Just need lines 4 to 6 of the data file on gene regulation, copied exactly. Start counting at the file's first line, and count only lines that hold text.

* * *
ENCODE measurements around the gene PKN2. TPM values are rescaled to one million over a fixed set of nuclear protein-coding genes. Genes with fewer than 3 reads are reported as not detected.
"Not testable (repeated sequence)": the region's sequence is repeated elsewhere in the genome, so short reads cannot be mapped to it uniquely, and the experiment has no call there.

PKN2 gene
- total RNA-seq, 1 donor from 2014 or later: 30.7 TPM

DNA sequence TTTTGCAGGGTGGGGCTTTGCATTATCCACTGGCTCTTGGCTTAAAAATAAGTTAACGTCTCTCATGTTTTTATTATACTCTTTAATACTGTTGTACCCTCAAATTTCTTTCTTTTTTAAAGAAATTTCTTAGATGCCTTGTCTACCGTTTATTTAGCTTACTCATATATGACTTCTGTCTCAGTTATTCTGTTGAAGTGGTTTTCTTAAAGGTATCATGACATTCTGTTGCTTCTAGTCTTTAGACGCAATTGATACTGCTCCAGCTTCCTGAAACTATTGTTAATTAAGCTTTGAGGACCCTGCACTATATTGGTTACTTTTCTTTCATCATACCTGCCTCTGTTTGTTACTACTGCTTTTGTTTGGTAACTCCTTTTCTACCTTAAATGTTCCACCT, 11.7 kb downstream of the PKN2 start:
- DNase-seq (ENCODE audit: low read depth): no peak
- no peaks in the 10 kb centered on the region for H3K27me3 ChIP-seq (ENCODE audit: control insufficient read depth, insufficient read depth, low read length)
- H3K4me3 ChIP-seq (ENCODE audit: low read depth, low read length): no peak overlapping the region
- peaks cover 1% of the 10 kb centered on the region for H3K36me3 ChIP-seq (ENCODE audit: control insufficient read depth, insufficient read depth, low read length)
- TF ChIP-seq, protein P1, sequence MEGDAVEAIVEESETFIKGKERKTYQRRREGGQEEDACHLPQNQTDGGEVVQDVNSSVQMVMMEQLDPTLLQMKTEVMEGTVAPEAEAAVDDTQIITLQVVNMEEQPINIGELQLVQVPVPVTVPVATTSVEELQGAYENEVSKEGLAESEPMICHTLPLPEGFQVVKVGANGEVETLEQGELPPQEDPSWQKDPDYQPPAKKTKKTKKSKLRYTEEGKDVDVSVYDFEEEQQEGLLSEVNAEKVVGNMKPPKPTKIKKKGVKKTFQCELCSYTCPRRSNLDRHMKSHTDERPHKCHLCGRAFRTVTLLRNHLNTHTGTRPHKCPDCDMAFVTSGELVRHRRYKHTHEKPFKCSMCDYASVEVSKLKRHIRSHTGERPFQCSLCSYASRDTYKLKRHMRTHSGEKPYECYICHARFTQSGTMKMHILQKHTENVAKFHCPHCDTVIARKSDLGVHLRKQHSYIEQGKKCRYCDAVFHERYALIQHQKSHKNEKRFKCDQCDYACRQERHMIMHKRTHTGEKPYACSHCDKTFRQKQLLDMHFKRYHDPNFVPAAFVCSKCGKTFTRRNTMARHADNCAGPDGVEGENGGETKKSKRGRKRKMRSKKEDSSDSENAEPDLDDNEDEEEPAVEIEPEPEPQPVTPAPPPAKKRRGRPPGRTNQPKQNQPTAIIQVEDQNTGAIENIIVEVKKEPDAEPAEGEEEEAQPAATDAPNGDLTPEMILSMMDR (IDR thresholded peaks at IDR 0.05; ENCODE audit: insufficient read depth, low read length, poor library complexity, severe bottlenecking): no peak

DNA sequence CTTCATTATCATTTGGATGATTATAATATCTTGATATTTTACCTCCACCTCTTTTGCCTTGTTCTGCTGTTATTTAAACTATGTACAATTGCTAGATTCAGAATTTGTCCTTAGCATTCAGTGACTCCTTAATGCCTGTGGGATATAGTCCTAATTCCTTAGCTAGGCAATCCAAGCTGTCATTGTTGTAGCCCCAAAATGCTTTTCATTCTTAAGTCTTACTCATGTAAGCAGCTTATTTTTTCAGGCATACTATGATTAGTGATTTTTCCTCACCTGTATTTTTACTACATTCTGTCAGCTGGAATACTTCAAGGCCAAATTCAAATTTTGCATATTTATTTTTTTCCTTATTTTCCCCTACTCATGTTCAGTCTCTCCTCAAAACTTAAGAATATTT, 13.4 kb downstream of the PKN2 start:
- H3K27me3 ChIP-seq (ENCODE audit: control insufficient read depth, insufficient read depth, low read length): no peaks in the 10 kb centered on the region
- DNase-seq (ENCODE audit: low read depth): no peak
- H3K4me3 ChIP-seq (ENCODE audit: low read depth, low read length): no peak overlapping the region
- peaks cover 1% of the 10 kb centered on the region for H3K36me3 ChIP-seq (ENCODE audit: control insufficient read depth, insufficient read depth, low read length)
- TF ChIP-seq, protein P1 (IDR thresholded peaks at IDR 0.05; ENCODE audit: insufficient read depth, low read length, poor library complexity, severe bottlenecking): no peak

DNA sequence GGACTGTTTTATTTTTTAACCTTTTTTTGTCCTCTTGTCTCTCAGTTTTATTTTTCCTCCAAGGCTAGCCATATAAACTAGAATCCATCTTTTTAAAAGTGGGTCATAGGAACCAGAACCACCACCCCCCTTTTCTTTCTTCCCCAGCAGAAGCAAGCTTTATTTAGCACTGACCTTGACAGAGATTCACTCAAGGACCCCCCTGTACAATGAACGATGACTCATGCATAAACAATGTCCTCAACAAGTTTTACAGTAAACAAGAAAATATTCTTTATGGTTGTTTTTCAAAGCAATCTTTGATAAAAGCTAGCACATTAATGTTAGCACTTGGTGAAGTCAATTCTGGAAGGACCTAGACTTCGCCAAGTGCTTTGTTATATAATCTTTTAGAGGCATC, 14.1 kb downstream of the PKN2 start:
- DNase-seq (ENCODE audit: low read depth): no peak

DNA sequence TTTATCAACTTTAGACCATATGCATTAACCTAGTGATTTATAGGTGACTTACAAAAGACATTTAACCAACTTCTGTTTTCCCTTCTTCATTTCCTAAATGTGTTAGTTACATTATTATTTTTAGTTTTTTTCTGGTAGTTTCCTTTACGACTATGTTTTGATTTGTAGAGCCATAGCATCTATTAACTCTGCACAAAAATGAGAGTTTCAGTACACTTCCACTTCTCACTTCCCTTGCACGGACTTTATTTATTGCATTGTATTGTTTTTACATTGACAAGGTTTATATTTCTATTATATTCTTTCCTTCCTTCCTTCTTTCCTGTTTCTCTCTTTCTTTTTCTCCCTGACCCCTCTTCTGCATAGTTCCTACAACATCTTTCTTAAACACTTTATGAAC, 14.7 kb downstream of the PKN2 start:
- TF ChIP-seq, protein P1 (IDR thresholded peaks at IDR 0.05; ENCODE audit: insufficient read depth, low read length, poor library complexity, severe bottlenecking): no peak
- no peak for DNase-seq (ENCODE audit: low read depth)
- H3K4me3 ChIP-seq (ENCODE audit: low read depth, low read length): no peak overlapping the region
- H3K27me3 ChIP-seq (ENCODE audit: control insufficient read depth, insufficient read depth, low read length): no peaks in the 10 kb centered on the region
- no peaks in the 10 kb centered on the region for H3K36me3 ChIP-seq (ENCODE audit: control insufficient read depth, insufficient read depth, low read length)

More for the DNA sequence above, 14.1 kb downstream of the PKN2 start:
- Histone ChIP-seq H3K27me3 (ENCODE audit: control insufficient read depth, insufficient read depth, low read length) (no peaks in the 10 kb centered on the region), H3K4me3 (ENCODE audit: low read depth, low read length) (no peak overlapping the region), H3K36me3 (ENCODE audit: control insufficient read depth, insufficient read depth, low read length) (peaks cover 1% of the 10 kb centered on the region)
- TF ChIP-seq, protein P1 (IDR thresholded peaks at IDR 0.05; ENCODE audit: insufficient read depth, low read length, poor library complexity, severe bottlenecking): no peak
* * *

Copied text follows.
- total RNA-seq, 1 donor from 2014 or later: 30.7 TPM

DNA sequence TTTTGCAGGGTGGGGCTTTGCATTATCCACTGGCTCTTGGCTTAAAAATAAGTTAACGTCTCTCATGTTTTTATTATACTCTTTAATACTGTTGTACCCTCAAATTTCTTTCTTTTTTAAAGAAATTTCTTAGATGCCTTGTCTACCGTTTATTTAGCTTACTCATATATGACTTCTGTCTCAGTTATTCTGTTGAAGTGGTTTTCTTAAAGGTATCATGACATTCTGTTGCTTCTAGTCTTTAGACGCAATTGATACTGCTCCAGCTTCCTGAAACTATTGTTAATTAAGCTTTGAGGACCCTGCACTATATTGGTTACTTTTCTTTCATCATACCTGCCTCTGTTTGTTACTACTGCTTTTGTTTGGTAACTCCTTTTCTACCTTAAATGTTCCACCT, 11.7 kb downstream of the PKN2 start:
- DNase-seq (ENCODE audit: low read depth): no peak